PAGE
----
</span><table border='0' align='center' width='95%' cellpadding='3' cellspacing='1'><tr><td>QUOTE (glbeas @ Mar 5 2003, 10:14 AM)</td></tr><tr><td id='QUOTE'></span><table border='0' align='center' width='95%' cellpadding='3' cellspacing='1'><tr><td>QUOTE (c6h6o3 @ Mar 5 2003, 01:55 PM)</td></tr><tr><td id='QUOTE'> </span><table border='0' align='center' width='95%' cellpadding='3' cellspacing='1'><tr><td>QUOTE (Robert Kennedy @ Mar 5 2003, 08:41 AM)</td></tr><tr><td id='QUOTE'>Say Kodak decides tomorrow to stop making all film. They just stop. SOMEONE will buy up their plant or at least the machinery in it and take up production. They will be able to get the used equipment cheap. </td></tr></table><span class='postcolor'>
If this is true then why is nobody making Super XX Pan? </td></tr></table><span class='postcolor'>
Nobody else has the formula and/or patents for it. They would have to reinvent it at a considerable cost.</td></tr></table><span class='postcolor'>
If Kodak&#39;s getting out of the business, why wouldn&#39;t they sell the patents and the formula along with the "used equipment cheap"? The very fact that they stop making something is proof that they&#39;re giving up their proprietary interest in it. So I ask again, if it&#39;s so easy to take over the manufacture of classic films, why isn&#39;t somebody producing them? JandC, Bergger and Forte don&#39;t count as they are not old style thick emulsion films. It was the physics of the emulsion which gave it such wonderful properties, not the chemistry. A micro thin coating of an old formula does not reproduce the old thick emulsion film. Super XX was so silver rich because it was so emulsion rich. I don&#39;t know about Efke yet. I haven&#39;t really tested it.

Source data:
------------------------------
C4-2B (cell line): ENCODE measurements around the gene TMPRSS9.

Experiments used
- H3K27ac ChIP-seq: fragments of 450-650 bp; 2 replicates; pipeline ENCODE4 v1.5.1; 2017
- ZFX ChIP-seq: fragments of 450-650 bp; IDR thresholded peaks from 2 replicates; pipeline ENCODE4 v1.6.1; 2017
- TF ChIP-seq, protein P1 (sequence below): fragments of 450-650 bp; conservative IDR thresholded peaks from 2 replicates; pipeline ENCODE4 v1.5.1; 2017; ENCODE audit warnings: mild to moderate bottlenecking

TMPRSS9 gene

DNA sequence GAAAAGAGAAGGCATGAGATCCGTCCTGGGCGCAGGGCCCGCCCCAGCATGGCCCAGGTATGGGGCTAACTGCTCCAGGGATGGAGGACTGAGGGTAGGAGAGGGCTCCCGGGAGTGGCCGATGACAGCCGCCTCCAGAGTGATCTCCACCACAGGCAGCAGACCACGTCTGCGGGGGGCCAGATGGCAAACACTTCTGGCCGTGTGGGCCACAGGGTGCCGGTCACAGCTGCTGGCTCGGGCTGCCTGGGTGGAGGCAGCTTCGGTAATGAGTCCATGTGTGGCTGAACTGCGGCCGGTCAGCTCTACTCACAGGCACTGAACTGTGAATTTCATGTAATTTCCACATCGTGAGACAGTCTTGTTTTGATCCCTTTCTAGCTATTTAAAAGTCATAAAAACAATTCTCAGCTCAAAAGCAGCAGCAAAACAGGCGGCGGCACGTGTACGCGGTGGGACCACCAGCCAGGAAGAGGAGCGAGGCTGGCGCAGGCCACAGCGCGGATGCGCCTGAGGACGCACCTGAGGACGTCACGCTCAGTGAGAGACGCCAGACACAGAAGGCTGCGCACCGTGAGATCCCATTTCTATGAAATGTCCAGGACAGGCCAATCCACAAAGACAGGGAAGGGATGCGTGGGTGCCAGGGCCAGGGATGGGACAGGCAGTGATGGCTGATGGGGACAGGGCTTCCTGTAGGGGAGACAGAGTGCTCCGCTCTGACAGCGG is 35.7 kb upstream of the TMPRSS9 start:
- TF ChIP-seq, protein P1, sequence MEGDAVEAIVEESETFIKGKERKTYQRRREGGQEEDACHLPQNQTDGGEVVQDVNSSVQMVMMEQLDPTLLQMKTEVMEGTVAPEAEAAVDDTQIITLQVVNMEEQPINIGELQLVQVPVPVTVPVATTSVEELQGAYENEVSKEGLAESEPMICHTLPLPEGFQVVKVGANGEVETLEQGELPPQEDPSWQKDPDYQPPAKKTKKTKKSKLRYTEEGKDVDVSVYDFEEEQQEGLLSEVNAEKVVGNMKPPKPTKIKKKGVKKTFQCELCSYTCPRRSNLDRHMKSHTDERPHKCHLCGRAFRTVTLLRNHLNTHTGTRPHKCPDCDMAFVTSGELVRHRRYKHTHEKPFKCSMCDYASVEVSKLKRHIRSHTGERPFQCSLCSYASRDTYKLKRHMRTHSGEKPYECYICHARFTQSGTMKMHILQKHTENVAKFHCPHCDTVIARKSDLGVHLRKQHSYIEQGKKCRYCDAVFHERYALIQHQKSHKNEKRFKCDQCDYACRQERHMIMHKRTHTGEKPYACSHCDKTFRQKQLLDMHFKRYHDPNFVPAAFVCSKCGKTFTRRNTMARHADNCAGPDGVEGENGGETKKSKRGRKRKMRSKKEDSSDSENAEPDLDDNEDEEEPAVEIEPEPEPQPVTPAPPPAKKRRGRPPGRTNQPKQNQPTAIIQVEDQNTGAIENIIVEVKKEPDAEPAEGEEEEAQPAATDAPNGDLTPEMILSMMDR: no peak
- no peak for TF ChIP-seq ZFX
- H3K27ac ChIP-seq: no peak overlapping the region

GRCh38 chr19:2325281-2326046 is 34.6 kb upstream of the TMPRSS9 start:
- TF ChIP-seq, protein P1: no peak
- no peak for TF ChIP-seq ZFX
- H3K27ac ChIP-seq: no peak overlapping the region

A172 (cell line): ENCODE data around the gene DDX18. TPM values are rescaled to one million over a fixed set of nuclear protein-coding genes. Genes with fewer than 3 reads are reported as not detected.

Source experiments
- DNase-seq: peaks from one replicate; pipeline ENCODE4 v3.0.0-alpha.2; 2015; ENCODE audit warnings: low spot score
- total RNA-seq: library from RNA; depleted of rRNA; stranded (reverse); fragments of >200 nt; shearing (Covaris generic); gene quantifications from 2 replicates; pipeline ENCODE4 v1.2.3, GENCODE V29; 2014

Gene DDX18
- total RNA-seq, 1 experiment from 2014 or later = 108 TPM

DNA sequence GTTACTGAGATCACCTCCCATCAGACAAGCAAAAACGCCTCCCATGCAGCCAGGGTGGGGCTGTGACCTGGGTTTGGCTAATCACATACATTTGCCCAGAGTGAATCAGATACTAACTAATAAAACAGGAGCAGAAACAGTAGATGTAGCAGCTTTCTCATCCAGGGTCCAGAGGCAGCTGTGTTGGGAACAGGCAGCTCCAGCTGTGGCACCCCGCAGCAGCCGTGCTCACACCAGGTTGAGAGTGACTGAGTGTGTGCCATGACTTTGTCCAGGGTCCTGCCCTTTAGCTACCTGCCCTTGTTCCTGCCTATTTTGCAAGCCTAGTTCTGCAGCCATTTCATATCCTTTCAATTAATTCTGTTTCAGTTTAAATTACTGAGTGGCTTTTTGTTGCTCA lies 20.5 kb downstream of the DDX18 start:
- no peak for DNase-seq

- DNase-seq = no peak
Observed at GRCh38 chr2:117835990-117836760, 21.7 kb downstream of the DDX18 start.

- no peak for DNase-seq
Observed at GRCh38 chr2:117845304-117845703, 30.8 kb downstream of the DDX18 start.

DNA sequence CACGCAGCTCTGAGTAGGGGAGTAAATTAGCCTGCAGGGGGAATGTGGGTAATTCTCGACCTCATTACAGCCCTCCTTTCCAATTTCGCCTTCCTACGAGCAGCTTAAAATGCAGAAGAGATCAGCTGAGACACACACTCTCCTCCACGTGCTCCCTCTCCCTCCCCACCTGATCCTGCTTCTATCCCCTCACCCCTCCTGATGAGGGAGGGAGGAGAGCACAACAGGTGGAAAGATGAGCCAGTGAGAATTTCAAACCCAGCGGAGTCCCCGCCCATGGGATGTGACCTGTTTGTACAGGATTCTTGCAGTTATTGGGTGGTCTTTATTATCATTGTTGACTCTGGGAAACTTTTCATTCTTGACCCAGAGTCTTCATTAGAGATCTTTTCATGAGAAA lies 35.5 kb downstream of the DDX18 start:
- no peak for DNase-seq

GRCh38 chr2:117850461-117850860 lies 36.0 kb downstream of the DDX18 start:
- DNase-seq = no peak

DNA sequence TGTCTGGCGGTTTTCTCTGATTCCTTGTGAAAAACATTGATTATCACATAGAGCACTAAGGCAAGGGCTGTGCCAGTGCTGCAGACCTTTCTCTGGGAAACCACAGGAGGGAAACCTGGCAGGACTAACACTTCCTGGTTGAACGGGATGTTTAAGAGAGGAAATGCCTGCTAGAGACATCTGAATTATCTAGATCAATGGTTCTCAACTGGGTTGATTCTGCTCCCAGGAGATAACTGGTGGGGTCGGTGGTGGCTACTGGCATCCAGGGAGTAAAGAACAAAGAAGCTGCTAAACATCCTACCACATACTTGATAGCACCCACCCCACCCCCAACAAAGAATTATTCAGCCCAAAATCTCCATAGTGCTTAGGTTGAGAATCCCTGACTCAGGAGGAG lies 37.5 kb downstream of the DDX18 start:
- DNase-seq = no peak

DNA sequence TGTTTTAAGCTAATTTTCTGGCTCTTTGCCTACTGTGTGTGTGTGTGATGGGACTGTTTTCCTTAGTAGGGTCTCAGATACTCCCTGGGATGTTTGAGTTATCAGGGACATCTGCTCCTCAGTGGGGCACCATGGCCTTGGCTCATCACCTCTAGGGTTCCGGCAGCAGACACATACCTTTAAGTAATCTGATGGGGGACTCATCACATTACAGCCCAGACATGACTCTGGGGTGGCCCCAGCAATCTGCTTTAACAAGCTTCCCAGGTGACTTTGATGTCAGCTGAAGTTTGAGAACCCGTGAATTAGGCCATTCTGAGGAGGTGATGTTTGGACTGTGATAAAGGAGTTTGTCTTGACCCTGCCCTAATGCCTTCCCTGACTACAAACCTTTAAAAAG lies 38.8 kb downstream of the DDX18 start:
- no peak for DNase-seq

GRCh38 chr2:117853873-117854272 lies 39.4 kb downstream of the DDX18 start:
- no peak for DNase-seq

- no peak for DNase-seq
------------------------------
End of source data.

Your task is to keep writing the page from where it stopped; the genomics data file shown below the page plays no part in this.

Kodak must have scrapped the equipment for making thick emulsion films (after all, Super XX had been the only one for quite a while) when they sold their remaining stock. In order to retool for that process would cost millions. Otherwise someone would be making it.

I personally feel I&#39;m better off using a modern film whose chemistry has been adjusted to provide good expandability and control with modern, thin emulsion structure. I can certainly push HP5+ a lot farther than Bergger without hitting the dmax wall. Look at the density curves on Ilford&#39;s website. Good stuff.